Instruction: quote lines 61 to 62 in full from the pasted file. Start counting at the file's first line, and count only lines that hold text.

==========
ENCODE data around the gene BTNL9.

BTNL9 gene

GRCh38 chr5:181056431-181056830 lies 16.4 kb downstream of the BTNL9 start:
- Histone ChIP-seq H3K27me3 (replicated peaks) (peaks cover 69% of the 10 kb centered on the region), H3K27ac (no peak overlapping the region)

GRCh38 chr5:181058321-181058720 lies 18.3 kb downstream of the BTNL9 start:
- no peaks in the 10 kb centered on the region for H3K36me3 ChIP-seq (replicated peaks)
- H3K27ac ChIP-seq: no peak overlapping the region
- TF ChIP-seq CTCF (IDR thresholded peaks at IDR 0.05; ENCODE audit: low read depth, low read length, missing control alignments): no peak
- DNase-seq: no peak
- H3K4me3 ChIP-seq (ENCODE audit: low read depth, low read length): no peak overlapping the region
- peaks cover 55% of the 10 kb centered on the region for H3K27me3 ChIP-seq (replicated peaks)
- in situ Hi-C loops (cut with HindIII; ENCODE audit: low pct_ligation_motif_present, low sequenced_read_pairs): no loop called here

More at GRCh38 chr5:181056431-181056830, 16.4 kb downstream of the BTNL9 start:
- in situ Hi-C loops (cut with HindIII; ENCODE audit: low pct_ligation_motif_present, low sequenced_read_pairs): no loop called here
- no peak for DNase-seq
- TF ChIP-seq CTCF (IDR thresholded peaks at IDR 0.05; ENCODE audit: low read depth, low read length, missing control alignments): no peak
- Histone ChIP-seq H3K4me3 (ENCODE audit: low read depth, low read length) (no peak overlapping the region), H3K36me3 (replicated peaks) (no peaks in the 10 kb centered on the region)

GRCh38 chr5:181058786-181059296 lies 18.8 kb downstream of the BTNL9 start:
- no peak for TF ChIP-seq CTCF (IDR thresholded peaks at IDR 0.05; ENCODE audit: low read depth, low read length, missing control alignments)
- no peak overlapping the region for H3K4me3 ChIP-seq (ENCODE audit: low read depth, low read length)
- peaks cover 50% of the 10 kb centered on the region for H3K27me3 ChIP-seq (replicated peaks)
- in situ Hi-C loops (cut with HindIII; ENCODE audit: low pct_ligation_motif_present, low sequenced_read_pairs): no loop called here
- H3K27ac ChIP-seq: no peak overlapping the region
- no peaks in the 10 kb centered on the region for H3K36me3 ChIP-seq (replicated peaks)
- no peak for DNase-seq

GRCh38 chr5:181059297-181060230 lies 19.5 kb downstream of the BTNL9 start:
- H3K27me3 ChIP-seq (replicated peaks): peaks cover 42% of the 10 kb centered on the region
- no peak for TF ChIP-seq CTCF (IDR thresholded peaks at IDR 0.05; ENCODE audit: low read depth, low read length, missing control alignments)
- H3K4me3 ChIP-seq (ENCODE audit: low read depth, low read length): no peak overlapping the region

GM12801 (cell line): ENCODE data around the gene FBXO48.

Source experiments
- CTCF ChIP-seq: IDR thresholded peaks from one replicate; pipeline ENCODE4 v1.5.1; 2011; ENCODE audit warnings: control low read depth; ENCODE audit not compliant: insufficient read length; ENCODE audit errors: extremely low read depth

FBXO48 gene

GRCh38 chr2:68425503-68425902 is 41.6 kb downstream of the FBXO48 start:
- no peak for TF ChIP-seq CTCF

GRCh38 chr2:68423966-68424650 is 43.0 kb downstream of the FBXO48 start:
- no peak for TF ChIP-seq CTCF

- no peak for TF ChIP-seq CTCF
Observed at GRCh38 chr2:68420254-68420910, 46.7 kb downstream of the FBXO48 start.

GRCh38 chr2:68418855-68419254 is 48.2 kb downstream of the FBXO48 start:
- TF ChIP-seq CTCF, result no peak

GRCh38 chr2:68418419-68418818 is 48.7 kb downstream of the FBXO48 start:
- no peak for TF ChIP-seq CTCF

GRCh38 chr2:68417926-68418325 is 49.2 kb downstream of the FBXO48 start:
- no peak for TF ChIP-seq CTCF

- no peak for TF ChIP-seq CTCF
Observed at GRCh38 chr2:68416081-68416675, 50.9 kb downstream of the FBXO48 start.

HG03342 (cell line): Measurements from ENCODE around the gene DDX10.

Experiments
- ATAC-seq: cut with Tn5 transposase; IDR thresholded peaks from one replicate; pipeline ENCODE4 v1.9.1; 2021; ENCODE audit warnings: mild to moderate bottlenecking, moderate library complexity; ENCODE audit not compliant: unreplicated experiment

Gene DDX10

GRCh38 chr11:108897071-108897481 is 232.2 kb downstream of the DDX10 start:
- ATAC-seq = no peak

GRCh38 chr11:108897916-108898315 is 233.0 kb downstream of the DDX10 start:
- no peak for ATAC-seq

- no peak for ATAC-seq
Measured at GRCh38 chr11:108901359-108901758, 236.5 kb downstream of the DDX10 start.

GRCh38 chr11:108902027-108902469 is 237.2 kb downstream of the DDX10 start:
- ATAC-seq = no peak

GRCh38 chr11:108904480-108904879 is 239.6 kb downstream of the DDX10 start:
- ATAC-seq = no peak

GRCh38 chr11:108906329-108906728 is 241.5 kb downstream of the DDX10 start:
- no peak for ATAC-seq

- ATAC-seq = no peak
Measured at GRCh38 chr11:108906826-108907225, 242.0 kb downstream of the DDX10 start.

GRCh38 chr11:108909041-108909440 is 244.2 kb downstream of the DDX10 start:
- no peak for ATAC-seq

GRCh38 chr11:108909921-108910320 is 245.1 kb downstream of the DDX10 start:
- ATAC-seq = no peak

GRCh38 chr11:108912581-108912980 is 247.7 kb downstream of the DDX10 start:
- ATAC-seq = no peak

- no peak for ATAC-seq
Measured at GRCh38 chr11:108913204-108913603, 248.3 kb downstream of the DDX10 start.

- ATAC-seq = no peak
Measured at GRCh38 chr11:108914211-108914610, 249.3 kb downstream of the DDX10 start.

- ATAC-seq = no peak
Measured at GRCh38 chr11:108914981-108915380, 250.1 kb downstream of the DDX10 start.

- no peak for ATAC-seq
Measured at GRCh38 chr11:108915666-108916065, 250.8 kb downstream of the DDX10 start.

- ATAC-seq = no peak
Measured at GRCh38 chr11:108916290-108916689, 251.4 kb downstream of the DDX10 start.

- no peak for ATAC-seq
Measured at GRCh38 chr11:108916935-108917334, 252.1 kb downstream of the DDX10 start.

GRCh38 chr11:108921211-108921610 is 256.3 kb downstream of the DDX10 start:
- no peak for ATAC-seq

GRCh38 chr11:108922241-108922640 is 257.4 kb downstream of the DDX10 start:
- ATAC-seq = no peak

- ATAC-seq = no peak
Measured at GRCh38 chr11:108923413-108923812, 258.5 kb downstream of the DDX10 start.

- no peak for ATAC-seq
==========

- ATAC-seq = no peak

GRCh38 chr11:108906329-108906728 is 241.5 kb downstream of the DDX10 start: